White Sox Talk Podcast: Jose Quintana trade rumors and SoxFest preview

White Sox Talk Podcast: Jose Quintana trade rumors and SoxFest preview

When will a possible Jose Quintana trade go from a watch to a warning?

Chuck Garfien, Dan Hayes, Ryan McGuffey and Chris Kamka break down the Quintana trade talks and what it will be like for him this weekend at SoxFest after months of trade rumors.

The guys also discuss what the White Sox roster might look like on Opening Day, and Hayes reveals his 2016 Hall of Fame ballot.

[SHOP WHITE SOX: Get your White Sox gear right here]

Plus listen for a special White Sox Talk Podcast giveaway: two free passes to SoxFest and the chance to play bags with Garfien and Todd Frazier at SoxFest.

Check out the latest episode below:

For Tom Rees, coaching gig at Notre Dame always seemed like an inevitability

For Tom Rees, coaching gig at Notre Dame always seemed like an inevitability

The last time Tom Rees played a game for Notre Dame, he was still known as Tommy Rees — but his coach put forth an offer that didn't come as a surprise to anyone in the press room at Yankee Stadium. 

"I'm a Tommy Rees fan for life," Kelly said after Notre Dame's 2013 Pinstripe Bowl win over Rutgers. "… He'll keep trying to play the game as long as he can. But I told him, he's got a bright future as a graduate assistant for Brian Kelly anytime."

Rees is joining Notre Dame as a full-time quarterbacks coach, not just as a coach-in-training graduate assistant role. The 24-year-old — whose father, Bill, has held a number of scouting roles in the NFL — only has two coaching stops on his resume, a graduate assistant role at Northwestern in 2015 and an offensive assistant job with the San Diego Chargers last year. But his lack of experience is more than made up for by the simple fact that, while at Notre Dame from 2010-2013, there was a well-established belief held by coaches and teammates that one day the Lake Bluff, Ill. native one day would coach in some capacity.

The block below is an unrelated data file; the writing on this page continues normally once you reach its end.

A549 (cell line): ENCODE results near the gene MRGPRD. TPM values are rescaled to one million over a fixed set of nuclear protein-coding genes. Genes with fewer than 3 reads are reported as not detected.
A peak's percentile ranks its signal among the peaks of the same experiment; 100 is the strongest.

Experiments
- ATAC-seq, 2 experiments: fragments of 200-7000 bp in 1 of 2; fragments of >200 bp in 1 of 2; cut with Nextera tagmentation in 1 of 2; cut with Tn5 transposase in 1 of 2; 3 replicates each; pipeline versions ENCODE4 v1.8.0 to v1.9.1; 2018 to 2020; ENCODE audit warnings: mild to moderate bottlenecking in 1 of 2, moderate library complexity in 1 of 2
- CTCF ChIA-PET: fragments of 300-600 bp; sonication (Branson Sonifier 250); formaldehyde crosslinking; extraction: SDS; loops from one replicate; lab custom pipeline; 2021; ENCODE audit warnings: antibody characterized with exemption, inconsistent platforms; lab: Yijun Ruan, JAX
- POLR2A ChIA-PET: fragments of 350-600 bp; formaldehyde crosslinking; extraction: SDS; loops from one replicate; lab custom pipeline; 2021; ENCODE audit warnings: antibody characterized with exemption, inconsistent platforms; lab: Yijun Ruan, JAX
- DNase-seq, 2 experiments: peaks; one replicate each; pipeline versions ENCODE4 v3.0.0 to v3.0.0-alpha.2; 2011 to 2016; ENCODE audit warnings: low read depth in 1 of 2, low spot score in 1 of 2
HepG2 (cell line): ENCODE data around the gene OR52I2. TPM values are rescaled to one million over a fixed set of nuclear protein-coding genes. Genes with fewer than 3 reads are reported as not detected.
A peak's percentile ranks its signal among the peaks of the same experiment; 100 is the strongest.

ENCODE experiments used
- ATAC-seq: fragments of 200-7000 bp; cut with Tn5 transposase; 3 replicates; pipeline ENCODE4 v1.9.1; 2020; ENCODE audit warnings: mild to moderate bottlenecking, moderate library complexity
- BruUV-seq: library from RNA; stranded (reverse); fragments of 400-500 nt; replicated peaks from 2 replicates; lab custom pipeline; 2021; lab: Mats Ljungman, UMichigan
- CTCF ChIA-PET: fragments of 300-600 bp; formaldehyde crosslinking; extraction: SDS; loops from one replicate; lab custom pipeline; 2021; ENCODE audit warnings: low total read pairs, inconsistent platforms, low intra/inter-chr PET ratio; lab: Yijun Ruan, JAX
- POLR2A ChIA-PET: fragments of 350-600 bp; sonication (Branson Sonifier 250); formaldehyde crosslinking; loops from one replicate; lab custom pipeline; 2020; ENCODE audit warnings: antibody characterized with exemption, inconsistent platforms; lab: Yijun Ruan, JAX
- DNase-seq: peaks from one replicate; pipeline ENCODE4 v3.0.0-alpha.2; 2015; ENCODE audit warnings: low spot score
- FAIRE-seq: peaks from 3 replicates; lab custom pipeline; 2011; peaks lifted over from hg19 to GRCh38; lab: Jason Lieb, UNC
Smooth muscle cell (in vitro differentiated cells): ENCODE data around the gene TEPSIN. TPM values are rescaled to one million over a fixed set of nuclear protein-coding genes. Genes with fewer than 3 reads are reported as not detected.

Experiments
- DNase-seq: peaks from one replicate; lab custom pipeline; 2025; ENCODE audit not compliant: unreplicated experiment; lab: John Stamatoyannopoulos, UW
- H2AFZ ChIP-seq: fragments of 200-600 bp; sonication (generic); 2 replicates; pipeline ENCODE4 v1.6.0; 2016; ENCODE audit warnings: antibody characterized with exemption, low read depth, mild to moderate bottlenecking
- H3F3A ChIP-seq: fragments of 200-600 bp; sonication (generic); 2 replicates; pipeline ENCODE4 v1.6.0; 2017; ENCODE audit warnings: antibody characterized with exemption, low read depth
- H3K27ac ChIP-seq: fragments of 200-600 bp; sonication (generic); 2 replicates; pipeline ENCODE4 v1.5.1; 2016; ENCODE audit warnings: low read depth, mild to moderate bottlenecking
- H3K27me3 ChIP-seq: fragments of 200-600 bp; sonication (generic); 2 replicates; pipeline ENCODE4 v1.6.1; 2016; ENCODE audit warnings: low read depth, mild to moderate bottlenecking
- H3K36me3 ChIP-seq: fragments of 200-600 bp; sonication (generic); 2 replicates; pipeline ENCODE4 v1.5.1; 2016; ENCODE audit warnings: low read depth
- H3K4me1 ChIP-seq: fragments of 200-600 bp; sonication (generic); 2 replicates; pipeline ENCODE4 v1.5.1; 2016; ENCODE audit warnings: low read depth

"I'm very excited to have Tom join our staff," Kelly said in a statement Tuesday. "He possesses an understanding of the game, and most importantly the quarterback position, that's unique. He's a true student of the game and great communicator that will offer immediate dividends toward guiding our quarterback room.

"As a former quarterback at Notre Dame, Tom also has a rare ability to truly relate with the quarterbacks on our roster. He's literally sat in their seat, dealt with the ups and downs, faced the criticism, deflected the praise, and all that comes with playing the position at Notre Dame. He can genuinely mentor them — not only on the football field, but in the classroom and the community as well."

Rees effectively became a player/coach in 2012, when a July arrest for resisting law enforcement and illegal consumption of alcohol by a minor led to a one-game suspension that knocked him out of what was a four-person competition to be the team's starting quarterback. Everett Golson ultimately emerged from that fray, but Rees was a fixture as both a mentor to and a replacement for the redshirt freshman as the Irish rolled to the BCS Championship with an undefeated regular season record.